8. I only have a son (no daughters), but if I did, I’d be proud to see her date or marry someone who has accomplished what you have and who obviously speaks from a place only of love. Even today, I know of parents who would rather see their children date the most hateful, underachieving, ignorant people who nevertheless are racially matched than someone of a different race who actually has drive, intelligence and goals. I know the black gentleman I wanted to date in high school (and wasn’t allowed to) would probably have treated me better than the white man I dated, married and eventually divorced. And let me tell you: it’s hard to look at your parents, who you love so much and always trusted to tell you the truth, and know that they were wrong. No matter how much they may have just been trying to “protect me” (and for this part of the country, I know that was truly a part of their reasoning), they made me party to something that still hurts me to think about to this day.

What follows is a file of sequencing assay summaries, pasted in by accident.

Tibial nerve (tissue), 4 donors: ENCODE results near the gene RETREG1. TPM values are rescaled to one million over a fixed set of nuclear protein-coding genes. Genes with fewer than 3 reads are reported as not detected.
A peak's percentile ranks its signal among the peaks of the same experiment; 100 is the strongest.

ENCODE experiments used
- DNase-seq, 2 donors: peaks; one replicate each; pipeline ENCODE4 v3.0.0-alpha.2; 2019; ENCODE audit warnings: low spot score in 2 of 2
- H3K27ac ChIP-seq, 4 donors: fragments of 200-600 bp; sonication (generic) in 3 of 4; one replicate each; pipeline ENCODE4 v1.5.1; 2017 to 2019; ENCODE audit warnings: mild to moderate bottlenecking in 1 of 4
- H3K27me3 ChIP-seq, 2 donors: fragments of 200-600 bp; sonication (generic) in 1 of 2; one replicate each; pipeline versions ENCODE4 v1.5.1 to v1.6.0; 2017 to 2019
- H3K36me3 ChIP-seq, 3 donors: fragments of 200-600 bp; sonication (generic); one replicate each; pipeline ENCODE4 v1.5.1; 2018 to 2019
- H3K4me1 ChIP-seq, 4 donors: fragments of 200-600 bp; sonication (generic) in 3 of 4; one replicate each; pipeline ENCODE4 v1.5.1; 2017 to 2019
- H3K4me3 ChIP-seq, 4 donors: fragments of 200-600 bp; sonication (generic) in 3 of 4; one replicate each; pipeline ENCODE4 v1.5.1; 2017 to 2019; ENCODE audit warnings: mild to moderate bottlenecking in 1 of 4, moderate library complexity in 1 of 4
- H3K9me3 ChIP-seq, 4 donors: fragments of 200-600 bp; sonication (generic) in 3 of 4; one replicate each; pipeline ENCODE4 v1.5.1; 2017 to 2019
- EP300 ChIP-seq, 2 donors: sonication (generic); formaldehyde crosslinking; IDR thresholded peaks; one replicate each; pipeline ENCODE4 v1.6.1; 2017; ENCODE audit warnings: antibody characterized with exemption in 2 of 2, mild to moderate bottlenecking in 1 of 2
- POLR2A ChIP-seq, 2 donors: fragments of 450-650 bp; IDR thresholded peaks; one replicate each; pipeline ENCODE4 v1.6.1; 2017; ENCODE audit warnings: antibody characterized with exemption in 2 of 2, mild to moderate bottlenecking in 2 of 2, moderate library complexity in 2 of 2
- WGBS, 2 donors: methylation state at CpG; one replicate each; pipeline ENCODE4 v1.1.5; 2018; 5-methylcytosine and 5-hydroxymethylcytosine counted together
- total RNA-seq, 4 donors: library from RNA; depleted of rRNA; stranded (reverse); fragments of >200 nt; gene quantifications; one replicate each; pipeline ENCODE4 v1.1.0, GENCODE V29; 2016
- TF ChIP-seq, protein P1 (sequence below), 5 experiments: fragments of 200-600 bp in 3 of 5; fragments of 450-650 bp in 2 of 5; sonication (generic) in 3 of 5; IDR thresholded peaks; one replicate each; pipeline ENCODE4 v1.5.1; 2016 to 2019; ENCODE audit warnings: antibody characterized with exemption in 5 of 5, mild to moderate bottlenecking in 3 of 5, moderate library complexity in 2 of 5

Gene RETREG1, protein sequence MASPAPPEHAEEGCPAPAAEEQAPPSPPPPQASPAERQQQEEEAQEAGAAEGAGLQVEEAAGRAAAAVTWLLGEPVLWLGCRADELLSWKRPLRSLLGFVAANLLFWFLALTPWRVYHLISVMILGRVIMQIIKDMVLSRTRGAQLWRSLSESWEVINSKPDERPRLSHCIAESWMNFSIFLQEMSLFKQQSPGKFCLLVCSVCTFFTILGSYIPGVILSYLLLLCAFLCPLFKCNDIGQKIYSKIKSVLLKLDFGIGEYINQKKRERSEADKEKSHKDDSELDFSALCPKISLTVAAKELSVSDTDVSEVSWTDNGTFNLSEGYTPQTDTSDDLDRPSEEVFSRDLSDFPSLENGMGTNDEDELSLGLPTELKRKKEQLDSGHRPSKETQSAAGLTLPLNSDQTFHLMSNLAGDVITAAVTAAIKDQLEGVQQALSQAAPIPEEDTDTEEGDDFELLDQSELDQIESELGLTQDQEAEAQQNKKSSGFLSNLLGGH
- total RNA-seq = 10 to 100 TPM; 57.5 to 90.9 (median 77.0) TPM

Thanks for this article.

    • Thank you for your heartfelt comment. I am truly grateful to have had a mother who instilled in me that I was not inferior to anyone and I should choose to date someone based on who they were on the inside rather than how they looked on the outside.

      In love, light and laughter, make it a great day!

  9. David Wise says: